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    Chick Days - Tractor Supply Co.

    Chick Days at Tractor Supply Co.

    Live chicks start to arrive at select Tractor Supply stores the week of February 25th and many breeds are available for purchase online year-round.  Breeds vary by store so call ahead to see which breeds are at your local store.  Tractor Supply offers everything a backyard chicken keeper needs to care for their flock, including chicken coops and runs, feed and treats, waterers and feeders, supplements, shavings, and other accessories.  Tractor Supply works closely year-round with most reputable hatcheries, the U.S. Department of Agriculture, the Centers for Disease Control, the Livestock Conservancy, to ensure Tractor Supply is executing best practices in biosecurity, chicken care and education. 

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    Caring For Chicks At Every Stage

    Preparing A Brooder

    For most of the hundreds of years that people have been keeping chickens, incubating eggs and brooding chicks was the task of a mother hen. She provided the perfect nest temperature for embryos to mature until the magic day when they hatched.  Then she'd provide warmth, protection, and education for her brood.

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    Chicks to 8 Weeks

    Who doesn’t love a day-old baby chick? Their soft fuzziness holds the promise of years of companionship and egg-filled breakfasts. But they are fragile, too - utterly dependent on you to help them survive and thrive their first few days.  Fortunately, taking a few simple steps to prepare the right environment and provide proper nutrition will help them get off to a strong start.

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    Chicks 8-16 Weeks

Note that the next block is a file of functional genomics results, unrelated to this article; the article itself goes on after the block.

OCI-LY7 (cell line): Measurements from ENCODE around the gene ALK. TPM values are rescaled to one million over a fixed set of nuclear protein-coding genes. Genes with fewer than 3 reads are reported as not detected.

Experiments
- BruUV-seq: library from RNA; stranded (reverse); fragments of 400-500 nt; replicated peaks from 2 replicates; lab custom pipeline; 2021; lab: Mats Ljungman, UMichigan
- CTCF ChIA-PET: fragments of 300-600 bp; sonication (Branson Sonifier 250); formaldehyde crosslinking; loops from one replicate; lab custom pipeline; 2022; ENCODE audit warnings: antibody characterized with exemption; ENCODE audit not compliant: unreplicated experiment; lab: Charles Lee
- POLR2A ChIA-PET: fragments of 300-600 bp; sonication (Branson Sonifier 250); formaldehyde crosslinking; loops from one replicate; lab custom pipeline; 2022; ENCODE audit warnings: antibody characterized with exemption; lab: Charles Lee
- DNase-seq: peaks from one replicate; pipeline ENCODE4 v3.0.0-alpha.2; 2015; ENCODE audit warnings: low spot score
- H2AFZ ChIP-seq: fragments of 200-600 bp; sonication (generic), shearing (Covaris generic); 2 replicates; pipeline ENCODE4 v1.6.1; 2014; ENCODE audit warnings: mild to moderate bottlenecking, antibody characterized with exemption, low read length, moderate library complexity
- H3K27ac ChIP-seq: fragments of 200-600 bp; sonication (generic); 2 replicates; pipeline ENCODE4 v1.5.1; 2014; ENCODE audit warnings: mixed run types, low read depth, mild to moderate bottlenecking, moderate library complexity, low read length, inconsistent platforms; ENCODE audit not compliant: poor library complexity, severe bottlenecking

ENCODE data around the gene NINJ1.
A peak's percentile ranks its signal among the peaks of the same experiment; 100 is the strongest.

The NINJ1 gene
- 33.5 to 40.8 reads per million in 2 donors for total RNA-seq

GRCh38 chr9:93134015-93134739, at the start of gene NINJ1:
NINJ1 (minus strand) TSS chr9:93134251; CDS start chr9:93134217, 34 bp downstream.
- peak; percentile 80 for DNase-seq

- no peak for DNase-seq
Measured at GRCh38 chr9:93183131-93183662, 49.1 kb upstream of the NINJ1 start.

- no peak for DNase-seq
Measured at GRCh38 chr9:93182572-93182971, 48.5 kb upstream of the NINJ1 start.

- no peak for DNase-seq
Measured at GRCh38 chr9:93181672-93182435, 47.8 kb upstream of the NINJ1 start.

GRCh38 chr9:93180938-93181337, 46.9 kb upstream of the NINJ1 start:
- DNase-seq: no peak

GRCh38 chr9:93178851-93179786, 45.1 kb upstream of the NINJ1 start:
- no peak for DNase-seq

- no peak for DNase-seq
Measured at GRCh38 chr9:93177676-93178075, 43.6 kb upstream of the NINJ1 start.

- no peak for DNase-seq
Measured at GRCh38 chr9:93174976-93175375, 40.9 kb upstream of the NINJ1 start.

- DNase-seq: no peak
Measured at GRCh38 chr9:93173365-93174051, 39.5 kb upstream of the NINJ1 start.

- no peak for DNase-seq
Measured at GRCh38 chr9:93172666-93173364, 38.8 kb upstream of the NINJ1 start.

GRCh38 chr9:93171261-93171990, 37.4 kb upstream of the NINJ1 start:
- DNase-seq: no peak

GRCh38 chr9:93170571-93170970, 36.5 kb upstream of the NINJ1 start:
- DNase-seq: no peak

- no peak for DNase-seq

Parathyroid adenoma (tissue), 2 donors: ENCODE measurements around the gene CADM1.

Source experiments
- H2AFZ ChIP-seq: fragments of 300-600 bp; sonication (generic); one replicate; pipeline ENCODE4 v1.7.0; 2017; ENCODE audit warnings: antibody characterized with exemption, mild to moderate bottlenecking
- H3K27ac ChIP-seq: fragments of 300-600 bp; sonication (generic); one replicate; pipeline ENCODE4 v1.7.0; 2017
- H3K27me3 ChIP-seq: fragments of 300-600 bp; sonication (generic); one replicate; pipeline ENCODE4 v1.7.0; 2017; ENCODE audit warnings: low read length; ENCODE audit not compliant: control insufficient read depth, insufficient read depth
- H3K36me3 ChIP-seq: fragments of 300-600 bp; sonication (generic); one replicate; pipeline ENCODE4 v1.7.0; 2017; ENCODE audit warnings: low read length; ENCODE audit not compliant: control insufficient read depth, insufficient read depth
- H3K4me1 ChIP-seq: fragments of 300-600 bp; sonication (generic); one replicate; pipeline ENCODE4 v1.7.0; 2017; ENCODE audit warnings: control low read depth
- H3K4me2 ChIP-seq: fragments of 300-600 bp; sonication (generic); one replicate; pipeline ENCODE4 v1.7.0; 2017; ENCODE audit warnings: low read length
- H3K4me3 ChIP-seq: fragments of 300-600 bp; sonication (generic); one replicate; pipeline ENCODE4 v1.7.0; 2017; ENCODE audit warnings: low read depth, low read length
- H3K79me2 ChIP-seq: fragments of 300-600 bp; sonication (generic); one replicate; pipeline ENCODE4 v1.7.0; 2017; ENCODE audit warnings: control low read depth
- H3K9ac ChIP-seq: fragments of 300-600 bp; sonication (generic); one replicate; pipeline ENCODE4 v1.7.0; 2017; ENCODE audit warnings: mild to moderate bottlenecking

When pullets reach 8-10 weeks of age, they enter what might be considered their awkward teenage phase. They still have half their fuzzy down but have full-grown feathers cropping up in bunches, too. With their combs starting to develop, you’ll soon be able to tell your roosters from your hens (or if you accidentally brought home a rooster you weren’t expecting!)

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    Adult Chicken Care

    At four to five months of age, all that care and nutrition starts paying off in omelets and frittatas – your chickens are all grown up and laying their first eggs. Starting at 16 weeks or with the first egg, whichever comes first, it is time to gradually transition your flock to a complete layer feed. Layer feeds typically contain 16% protein and increased levels of calcium, a key nutrient for strong egg shells. 

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    Senior Chicken Care

    Even the hardest-working hens will eventually need a little break. That break often occurs when your hen starts molting, or shedding its old feathers and growing new ones. This typically happens in the chicken’s 2nd year, in fall or winter when the days get short. Although the mess of feathers in the coop may look alarming, this is a perfectly natural process that gives her reproductive system a much-needed rest. The molting process will take 2-6 months, depending on the hen, and there is really nothing you can do to hurry it along.

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    Adding Mature Chickens To An Existing Flock

    From time to time, nearly everyone who keeps backyard chickens wants to add a few birds to a flock. Often, it's because a friend must get rid of his birds or simply to expand the number of hens or add a new breed.

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    FAQs: Salmonella and Backyard Flocks

    All chicks — regardless of the source hatchery — have an inherent risk of Salmonella infection. Tractor Supply Company requires all of its source hatcheries to certify compliance with industry standards such as the U.S. Department of Agriculture's National Poultry Improvement Plan. We also work closely with the Centers for Disease Control and Prevention, other experts and the hatcheries to adopt best practices to reduce the spread of Salmonella infections. We have developed an industry-leading Salmonella awareness program that communicates the importance of following the CDC's safe handling procedures in a variety of ways both in our stores and on our website. For example, we prominently display the CDC's official Salmonella risks/safe handling poster in our stores, provide customers who purchase chicks with a safe handling guidelines instruction sheet and print the guidelines on the take home box for the chicks. We also have brochures in our stores and information on our website regarding the importance of following the safe handling guidelines and taking other precautions to reduce the spread of Salmonella such as segregating new chicks from the rest of your flock for 30 days.

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